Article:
Parkinson’s Disease and Movement Disorders
The Neuroscience Institute at Hackensack University Medical Center has received Disease-Specific Certification from The Joint Commission, a national health care accreditation organization, for excellence in Parkinson’s disease care.
Our team routinely participates in clinical research for Parkinson’s disease and movement disorders, enabling us to offer our patients the latest, most promising treatments and therapies before they become widely available.
Our team is comprised of specialists from:
- Pediatric Neurology
- Sleep Medicine
- Neuropsychology and Cognitive Remediation
- Counseling Psychology
- Swallow and Speech Therapy
- Physical and Occupational Therapy
- Diet and Nutrition
Conditions We Treat
- Parkinson’s disease
- Cervical dystonia
- Huntington’s disease
- Progressive supranuclear palsy
- Restless legs syndrome
- Tardive dyskinesia
- Tic disorders
- Tourette’s syndrome
- Wilson’s disease
To diagnose your condition, your health care provider will review your symptoms and health history, conduct a physical exam and may perform additional tests, including:
- Imaging tests. Your health care provider may order imaging tests, such as magnetic resonance imaging (MRI) or computed tomography (CT), to help uncover neurological abnormalities and diagnose your movement disorder.
- Movement neurophysiological exam. Your health care provider will use a series of tests involving different types of stimulation — including visual, audible and electrical stimulation — to detect neurological abnormalities.
- Neuropsychological exam. A neuropsychological exam assesses cognitive skills, such as attention, executive functioning, memory, language and visuospatial processing.
- Electromyography (EMG). EMG measures the electrical impulses along your nerves and muscles to test how well your nerves and muscles work together.
- Blood or urine samples. Your health care provider may ask you to provide blood or urine samples to check for markers of neurological disorders and rule out other conditions.
Our team will consider your diagnosis, evaluation, health history and other factors to construct a personalized treatment plan to meet your unique needs, control your symptoms, maintain independence and improve your quality of life. Treatment options may include:
Our neurological specialists provide patients with access to the latest nonsurgical therapies for Parkinson’s disease and other movement disorders, including:
- Medications can relieve the symptoms of movement disorders. Botox® injections, dopamine substitutes, anti-seizure and blood pressure medications are some examples.
- Chemodenervation uses Botox injections to block nerve signals to your muscles, reducing the degree of abnormal movement.
- Dietary therapy. Our neurological specialists collaborate with registered dietitians to design a dietary plan to provide optimal nutrition while maximizing the effectiveness of your medications and managing other symptoms, such as difficulty swallowing.
The neurosurgeons at the Hackensack University Medical Center Neuroscience Institute offer a full range of surgical treatments for movement disorders, including:
- Deep brain stimulation (DBS). DBS may be recommended for patients with symptoms that are not well controlled by medication. DBS works by implanting a small device in your brain that uses electrical stimulation to prevent nerve signals from causing abnormal movement. Your health care provider will let you know if you are a candidate for deep brain stimulation.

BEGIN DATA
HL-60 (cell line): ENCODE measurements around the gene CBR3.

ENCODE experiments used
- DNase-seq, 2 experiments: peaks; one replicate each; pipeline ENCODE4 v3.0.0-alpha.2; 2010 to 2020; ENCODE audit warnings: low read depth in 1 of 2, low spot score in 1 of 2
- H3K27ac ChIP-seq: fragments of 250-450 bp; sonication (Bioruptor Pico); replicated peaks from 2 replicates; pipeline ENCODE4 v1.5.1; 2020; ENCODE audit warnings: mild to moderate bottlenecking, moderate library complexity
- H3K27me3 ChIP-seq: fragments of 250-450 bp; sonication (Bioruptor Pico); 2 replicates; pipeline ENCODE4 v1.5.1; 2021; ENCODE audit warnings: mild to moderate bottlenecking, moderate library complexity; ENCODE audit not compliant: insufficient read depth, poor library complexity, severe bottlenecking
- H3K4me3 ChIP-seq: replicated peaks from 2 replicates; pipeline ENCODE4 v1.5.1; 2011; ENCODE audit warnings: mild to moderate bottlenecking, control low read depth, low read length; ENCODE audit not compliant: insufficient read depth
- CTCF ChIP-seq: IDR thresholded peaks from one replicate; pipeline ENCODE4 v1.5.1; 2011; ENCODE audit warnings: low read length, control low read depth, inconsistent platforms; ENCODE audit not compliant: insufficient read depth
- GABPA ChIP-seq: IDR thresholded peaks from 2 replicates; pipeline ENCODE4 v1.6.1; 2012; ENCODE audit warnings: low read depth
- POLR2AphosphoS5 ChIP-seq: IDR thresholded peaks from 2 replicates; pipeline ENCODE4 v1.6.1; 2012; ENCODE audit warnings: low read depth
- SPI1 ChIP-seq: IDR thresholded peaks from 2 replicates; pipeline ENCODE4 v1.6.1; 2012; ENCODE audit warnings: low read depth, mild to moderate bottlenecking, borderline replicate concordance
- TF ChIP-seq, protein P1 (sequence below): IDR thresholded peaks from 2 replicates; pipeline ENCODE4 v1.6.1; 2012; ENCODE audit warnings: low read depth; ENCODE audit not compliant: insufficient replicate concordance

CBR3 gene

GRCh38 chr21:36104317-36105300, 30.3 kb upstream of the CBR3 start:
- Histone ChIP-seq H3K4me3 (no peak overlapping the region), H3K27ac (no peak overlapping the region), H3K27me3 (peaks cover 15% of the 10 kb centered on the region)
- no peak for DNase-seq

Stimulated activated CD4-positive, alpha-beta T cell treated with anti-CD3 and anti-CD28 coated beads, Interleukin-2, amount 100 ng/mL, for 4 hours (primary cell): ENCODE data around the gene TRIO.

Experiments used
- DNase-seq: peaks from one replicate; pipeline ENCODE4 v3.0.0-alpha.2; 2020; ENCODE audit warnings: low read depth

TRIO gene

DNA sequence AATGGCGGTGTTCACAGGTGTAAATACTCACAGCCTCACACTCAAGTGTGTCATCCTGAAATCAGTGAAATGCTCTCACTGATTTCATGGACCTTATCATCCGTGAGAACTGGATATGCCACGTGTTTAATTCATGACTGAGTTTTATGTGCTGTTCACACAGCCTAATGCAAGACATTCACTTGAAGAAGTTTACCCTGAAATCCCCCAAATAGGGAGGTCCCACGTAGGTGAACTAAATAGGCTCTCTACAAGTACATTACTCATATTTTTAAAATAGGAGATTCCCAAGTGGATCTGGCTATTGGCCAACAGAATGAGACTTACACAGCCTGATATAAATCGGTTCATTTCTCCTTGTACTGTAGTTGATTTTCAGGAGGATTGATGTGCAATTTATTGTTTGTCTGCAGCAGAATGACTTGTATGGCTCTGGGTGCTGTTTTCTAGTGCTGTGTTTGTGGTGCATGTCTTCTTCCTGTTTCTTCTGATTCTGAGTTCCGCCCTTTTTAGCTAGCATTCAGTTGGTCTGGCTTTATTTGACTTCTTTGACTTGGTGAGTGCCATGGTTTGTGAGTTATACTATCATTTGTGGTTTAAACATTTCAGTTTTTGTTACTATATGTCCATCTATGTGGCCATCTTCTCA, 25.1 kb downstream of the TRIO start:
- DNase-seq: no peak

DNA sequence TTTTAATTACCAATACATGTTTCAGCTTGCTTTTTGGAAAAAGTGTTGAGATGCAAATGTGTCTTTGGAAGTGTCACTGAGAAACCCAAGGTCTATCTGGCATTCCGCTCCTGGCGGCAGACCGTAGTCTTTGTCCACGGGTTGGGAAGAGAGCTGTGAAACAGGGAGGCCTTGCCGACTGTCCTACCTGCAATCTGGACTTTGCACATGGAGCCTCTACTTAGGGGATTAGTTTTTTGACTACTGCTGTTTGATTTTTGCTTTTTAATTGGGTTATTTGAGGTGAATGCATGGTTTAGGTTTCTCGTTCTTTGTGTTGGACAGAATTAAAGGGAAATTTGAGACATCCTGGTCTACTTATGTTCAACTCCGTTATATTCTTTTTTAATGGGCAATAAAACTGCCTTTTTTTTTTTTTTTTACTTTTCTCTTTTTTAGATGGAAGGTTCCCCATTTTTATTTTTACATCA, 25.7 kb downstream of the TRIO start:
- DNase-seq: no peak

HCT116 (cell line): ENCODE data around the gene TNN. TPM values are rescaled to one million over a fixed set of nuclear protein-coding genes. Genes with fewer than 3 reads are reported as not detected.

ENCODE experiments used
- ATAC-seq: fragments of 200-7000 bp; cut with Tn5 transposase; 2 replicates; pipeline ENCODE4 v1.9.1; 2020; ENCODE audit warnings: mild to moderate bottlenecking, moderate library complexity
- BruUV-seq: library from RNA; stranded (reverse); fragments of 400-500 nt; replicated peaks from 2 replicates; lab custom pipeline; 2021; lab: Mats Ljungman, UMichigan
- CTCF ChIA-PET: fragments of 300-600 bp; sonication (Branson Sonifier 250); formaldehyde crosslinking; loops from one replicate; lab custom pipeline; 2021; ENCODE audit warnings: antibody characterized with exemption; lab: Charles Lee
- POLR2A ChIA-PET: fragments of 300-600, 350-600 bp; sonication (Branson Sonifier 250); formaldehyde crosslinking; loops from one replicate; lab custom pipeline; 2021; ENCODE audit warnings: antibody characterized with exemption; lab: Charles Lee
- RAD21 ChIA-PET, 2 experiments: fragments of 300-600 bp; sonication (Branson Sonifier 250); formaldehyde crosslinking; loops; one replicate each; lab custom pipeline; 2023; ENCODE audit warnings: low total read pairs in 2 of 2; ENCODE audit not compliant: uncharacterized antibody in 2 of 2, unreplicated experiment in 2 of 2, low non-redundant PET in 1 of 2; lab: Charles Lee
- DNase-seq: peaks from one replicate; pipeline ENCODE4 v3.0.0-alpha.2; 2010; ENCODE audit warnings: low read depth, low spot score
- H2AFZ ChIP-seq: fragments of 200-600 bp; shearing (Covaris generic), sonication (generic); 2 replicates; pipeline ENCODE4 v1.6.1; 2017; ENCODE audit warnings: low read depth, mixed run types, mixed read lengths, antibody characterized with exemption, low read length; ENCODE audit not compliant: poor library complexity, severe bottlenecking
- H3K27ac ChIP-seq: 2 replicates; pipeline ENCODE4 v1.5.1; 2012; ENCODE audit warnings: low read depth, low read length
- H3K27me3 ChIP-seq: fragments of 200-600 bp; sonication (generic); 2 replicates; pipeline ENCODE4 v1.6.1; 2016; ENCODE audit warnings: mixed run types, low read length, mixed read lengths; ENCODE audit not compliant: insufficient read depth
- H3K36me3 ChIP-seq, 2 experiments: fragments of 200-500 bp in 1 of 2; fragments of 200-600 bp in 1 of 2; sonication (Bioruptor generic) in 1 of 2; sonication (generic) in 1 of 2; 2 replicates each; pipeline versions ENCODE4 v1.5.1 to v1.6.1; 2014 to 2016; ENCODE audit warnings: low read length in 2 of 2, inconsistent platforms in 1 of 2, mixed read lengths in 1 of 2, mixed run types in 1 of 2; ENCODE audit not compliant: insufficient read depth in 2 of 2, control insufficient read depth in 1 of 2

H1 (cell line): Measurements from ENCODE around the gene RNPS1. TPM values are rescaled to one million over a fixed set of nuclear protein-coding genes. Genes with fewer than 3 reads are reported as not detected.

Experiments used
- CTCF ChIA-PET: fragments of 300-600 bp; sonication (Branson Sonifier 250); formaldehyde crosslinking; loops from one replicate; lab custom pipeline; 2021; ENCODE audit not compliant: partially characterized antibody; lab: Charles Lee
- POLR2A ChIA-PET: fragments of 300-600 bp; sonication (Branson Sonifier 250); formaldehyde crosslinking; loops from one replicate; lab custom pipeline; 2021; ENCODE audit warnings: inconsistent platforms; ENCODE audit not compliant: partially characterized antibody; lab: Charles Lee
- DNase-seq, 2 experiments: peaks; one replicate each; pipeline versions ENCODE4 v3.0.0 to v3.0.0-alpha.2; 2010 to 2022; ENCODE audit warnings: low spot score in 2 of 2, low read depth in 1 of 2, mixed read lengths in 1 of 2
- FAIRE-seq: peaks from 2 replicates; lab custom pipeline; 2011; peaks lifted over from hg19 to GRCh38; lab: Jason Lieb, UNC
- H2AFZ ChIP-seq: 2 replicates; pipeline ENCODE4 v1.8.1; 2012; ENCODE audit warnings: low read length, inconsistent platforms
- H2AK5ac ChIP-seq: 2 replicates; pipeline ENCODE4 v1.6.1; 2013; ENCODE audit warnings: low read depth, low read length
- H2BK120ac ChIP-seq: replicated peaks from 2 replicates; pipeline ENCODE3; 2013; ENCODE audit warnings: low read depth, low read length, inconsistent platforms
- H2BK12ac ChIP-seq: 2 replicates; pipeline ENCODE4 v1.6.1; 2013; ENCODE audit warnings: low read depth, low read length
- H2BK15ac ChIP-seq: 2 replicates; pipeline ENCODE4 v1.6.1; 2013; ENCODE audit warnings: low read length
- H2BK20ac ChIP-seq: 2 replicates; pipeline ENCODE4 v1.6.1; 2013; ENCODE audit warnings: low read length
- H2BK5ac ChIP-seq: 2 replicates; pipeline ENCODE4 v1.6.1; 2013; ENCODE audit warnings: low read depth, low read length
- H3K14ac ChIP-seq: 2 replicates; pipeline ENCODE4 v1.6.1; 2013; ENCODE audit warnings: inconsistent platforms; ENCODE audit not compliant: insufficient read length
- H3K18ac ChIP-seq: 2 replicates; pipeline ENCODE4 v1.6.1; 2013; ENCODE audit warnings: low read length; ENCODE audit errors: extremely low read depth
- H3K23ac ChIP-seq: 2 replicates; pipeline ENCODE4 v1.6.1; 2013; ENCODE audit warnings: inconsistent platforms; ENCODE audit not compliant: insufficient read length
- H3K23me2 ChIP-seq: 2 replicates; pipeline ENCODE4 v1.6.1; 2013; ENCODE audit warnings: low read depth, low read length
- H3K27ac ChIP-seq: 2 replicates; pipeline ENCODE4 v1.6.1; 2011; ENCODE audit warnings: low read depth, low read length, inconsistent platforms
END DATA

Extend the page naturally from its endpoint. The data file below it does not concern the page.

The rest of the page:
- Stereotactic thalamotomy. Used to treat essential tremor or tremor-dominant Parkinson’s disease, this procedure targets the part of the brain called the thalamus with radiofrequency generator or Gamma Knifeâ stereotactic radiosurgery technology and creates lesions that stop or reduce tremors.
- Stereotactic pallidotomy. This procedure uses stereotactic radiosurgery or radiofrequency ablation to create a small lesion in the part of the brain called the globus pallidus, which is responsible for movement control. Stereotactic pallidotomy may be an option for patients who cannot have DBS.
We offer a full range of supportive services, including:
- Counseling. Our psychologists will provide counseling services to help you and your family cope with the emotional challenges of living with a movement disorder.
- Neuropsychology. Our neuropsychologists will help you understand and cope with problems with memory and other cognitive changes that can occur with movement disorders.
- Cognitive remediation. Cognitive remediation helps people with neurological conditions learn to manage challenges related to memory, reasoning, planning and other cognitive functions.
- Speech therapy. Our speech-language pathologists follow the latest evidence-based treatment protocols to improve and preserve the voices of people with Parkinson’s disease.
- Physical therapy and exercise. Your health care provider may recommend physical therapy or group exercise classes to improve flexibility, balance and strength.
At Hackensack University Medical Center, our neuroscience experts provide our patients with access to the latest clinical trials for Parkinson’s disease and movement disorders.
For example, Hackensack University Medical Center is one of only a few U.S. medical centers participating in the RESTORE-1 Phase 2 clinical study, an investigational gene therapy trial for patients with Parkinson’s disease. Hooman Azmi, M.D., director of the Division of Movement Disorders at Hackensack University Medical Center’s Neuroscience Institute, performed the first surgery to place a one-time AADC gene into a specific part of the brain to stimulate dopamine production on October 7, 2019.
The Alfred N. Sanzari Medical Arts Building
360 Essex Street, Suite 303,